That the Covid-19 pandemic is affecting electricity consumption patterns across the United States is, at this point, pretty much a given. But the facts, figures and demand curves now emerging from various sources reflect a shifting mix of pain points and unexpected bright spots.
First reported in Axios, figures from energy analytics firm Innowatts show that the self-storage industry is benefitting from the pandemic — scoring a 23 percent increase in power use over the month of March. Demand for storage space is up — according to industry website Inside Self-Storage — due to college students needing to stash belongings as campuses close, people clearing out space for home offices, and others facing lost jobs and other economic uncertainty.
|Business Segments||Avg Change in Consumption|
|Restaurants (except Pizza)||-51%|
|B2C Retail (non-essential)||-49%|
|Gym, Fitness Centers||-43%|
At the other end of the spectrum, electricity consumption at car dealerships nosedived by 67%, as car sales slumped anywhere from 40% to 70% in markets across the country. The message here: free-falling oil prices will not boost car sales when folks are not driving as much and many have lost jobs.
More curious are the figures showing hospital electricity use up a relatively modest 16%, while pizza restaurants are up 20%. Even taking into account hospitals’ higher energy use overall, do ventilators and other life-saving equipment require less power than the nation’s comfort food of choice?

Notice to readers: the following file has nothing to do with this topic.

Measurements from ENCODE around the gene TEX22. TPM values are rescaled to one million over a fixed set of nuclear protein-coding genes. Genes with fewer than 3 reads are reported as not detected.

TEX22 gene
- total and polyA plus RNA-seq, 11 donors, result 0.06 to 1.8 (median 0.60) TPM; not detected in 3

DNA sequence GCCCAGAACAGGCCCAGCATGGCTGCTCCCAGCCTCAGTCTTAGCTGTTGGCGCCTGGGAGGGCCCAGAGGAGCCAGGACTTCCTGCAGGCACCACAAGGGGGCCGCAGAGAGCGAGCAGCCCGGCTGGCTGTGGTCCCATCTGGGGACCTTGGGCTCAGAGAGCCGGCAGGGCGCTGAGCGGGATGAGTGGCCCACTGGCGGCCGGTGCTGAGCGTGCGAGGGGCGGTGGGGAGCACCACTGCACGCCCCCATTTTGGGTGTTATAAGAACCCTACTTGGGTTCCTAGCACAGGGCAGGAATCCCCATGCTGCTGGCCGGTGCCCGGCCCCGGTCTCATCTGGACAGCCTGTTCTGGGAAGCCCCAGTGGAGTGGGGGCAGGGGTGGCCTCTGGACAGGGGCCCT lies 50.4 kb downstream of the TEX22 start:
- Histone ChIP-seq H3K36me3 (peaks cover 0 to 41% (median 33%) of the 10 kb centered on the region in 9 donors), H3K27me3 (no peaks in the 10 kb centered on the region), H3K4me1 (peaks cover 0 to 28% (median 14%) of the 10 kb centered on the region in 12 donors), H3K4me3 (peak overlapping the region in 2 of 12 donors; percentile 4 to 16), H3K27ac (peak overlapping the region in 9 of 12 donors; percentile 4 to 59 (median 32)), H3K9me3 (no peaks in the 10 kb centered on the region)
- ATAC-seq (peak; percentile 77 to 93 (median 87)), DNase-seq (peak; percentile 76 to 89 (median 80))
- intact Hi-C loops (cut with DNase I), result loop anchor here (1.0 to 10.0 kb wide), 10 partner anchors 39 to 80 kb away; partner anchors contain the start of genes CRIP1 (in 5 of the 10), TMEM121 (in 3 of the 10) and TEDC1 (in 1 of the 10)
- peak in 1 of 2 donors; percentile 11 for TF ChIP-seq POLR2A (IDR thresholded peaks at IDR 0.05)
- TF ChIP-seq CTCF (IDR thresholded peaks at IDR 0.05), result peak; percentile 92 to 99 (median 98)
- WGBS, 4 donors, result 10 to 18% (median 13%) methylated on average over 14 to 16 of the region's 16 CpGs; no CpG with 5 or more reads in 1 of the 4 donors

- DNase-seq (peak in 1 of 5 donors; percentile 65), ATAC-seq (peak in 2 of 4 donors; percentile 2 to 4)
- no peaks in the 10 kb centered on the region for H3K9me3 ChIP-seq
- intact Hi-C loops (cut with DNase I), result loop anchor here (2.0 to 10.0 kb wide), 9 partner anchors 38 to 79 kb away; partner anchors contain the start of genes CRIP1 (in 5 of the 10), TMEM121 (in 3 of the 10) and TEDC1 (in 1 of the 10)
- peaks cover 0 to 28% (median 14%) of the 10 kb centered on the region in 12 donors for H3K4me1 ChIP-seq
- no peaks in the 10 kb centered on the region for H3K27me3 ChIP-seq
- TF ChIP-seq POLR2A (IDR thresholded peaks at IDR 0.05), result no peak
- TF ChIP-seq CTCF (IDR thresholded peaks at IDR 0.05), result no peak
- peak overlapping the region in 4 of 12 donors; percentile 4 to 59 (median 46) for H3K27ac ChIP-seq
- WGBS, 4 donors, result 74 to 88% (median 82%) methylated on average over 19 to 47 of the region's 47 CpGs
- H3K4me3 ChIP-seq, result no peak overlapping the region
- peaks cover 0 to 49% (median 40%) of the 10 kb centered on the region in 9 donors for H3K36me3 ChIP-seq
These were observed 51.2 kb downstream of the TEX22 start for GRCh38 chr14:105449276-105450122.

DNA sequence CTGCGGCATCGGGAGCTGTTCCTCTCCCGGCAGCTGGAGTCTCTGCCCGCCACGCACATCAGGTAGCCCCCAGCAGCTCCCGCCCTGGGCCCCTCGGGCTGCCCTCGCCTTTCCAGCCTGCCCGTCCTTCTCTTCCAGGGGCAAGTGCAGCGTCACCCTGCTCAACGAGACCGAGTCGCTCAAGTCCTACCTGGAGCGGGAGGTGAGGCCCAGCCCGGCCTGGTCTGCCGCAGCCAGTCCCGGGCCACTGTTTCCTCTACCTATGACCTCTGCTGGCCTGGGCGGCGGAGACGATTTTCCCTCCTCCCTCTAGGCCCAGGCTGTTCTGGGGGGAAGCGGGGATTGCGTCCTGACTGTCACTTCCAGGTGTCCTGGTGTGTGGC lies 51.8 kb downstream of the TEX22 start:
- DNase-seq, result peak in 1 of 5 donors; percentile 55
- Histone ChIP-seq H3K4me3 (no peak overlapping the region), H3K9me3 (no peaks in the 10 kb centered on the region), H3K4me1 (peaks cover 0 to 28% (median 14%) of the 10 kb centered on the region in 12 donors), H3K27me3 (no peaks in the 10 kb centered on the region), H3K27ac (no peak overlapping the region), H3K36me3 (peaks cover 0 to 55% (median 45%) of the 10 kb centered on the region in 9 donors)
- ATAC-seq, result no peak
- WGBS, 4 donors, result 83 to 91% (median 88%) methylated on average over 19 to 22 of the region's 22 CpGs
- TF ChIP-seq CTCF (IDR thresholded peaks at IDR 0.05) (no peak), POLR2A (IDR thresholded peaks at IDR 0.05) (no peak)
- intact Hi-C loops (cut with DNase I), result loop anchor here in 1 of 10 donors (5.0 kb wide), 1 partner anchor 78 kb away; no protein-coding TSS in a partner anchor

Assessing the full impact
The caveat here is that the Innowatts figures draw on data from four grid operators — PJM (mid-Atlantic), MISO (Midwest), ERCOT (Texas) and CAISO (California) — for the month of March, when the full impact of the pandemic had yet to emerge.
In hardest-hit New York, weekly updates from grid operator NYISO suggest that the longer the state’s lockdown continues, the further power demand could fall. On March 25, NYISO reported peak demand across the state trending down 2%, while daily usage was down 2% to 3%. Figures released on April 22 show New York City hourly demand dropping 5% to 21%, and peak demand down 7% to 8%.
In New York, and elsewhere, the biggest drops in demand are showing up in the early morning peaks, which raises interesting questions about telecommuting as a potential strategy for cutting power use and carbon emissions. In California, CAISO is reporting morning peak reductions of 7% versus 6.5% for the evening peak and 4.5% overall for weekdays.
A more significant question is whether, as electricity demand drops, renewable energy will make up proportionately more of the country’s power, demonstrating its real-time reliability and affordability. Over the past day, as this article was being written, wind and solar in California accounted for 16% to 69% of the state’s power.